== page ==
What is online safety?
Keeping safe online means protecting yourself from incurring some type of negative outcome as a result of your online behavior. There can be a variety of potential negative outcomes or consequences that one can experience if they are not careful about how they conduct themselves while online.
Tips for online safety
For example, posting personal information online can lead to:
- Others accessing your information and making decisions or judgments about you, whether these judgments are accurate or not. This could include friends, coworkers, employers, or schools.
- Bullying, harassment, or stalking.
- Being accused of misconduct or other breach of a website or University policy.
- Libelous and/or slanderous information about you displayed in a public forum online.
- Fraud or identity theft.
The above links provide examples of cases where the technology we take for granted resulted in negative and even dangerous consequences. Many such incidents have seen a rise in recent years.
Technology is a great tool, and if it is used wisely, can be very useful and beneficial to our personal and academic lives. However, it is important to protect yourself while making use of the technology and online opportunities that are available.
Specifically, for members of an institution of higher education (students, staff, and faculty) it is important to keep in mind the following:
- You are a representative and/or affiliate of your university.
- You are held accountable for any information you post and can be subjected to discipline or other actions under university policies.
- Several intellectual property and copyright issues surround research and academic work.
Why is it important to know about online safety?
- Anything you post online is
- Even if you ‘delete’ or remove information, it may be archived in cyberspace (cached on search engine servers, held on social media site archives) and could be accessed at a later date, by an audience you may not anticipate (potential employers for example).
- You are accountable for what you post
- Institutional jurisdiction
- Many organizations or agencies can access this information.
- Violations of policies and procedures of these institutions, including those at the University of Manitoba, can be subject to discipline action.
- People can be harmed online in the same way that they can be harmed in person.
- For example, email messages or web blogs can contain offensive or harassing information. Social media sites that involve posting of personal information, photos, and videos can also result in the negative outcomes described above.
- Institutional jurisdiction
Therefore, it is important that everyone know how to keep safe when using the internet and online resources. We have included some helpful tips and resource information to assist you with keeping safe online.
Specific tips and strategies
- If you post content or hold an account on a social media site, know the privacy settings and terms/conditions of that site.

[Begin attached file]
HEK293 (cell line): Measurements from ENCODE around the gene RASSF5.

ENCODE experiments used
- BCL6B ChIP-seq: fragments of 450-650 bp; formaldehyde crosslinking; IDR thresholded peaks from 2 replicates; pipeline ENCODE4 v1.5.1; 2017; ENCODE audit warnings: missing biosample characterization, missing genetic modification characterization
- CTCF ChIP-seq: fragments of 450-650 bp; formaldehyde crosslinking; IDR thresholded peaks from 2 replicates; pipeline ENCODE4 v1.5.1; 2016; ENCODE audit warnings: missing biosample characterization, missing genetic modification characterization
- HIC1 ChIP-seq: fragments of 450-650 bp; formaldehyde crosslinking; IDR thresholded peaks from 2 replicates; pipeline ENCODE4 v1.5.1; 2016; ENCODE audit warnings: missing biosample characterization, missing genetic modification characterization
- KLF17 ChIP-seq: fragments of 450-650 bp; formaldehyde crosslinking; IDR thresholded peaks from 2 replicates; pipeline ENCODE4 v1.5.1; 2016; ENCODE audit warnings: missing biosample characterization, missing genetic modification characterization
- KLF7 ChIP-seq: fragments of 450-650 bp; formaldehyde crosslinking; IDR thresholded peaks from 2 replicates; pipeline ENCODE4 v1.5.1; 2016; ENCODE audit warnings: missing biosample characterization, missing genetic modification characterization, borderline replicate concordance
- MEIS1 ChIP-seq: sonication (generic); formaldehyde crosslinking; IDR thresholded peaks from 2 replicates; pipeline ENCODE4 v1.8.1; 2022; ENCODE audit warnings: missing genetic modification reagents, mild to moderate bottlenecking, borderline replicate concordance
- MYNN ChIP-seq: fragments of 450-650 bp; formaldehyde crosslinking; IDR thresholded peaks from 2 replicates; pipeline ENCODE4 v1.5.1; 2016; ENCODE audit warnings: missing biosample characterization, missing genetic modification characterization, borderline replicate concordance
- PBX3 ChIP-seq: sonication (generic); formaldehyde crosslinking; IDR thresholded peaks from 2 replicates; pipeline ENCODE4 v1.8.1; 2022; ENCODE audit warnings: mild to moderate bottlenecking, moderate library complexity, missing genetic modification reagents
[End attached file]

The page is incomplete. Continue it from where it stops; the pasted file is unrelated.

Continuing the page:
- Before you post content on publicly accessible pages, consider whether you would still be posting this information if you knew it would be displayed to an audience of professors, friends, family, employers etc.
- Be careful not to post sensitive information about yourself or others in online public sites. Examples of sensitive information include your personal phone number, address, your UofM student number, the name of the bank you use, or other personal information.
- Obtain permission before you post content about other people (friends, etc.)
- Try “Googling” your own name to find out what is publicly available about you online already. This will give you an idea of the content that you can have control over.
- Become familiar with the UofM policies on student conduct.
If you know or suspect that there has been an on‐line security related incident involving you or another member of the university community, please note the following resources:
- Security Services
- Student Advocacy
- Information Services and Technology (IST)
- Misuse or abusive behavior using UofM computer accounts or facilities may be reported by email to email@example.com or firstname.lastname@example.org
- IST provides the following examples of computer security related incidences:
- Suspicions that your account is being used by someone else.
- Harassing email.
- Viruses/email hoaxes/phishing scams.
- Incidents in the open‐area computer labs.
- Copyright violations.
Resources and Contacts
- Information Services and Technology has created a web page entitled Social Media Security.
- The Office of Human Rights and Conflict Management is responsible for the Respectful Work and Learning Environment Policy at the University of Manitoba. This policy helps to create an environment where all members of the University community can work and study free from harassment and discrimination of any kind.
- Student Advocacy is available to assist students who need to make a complaint, or for students who have been accused of misconduct on campus.
- The Access and Privacy Office can provide information about the policies that govern access to personal information, both electronic as well as hard‐copy.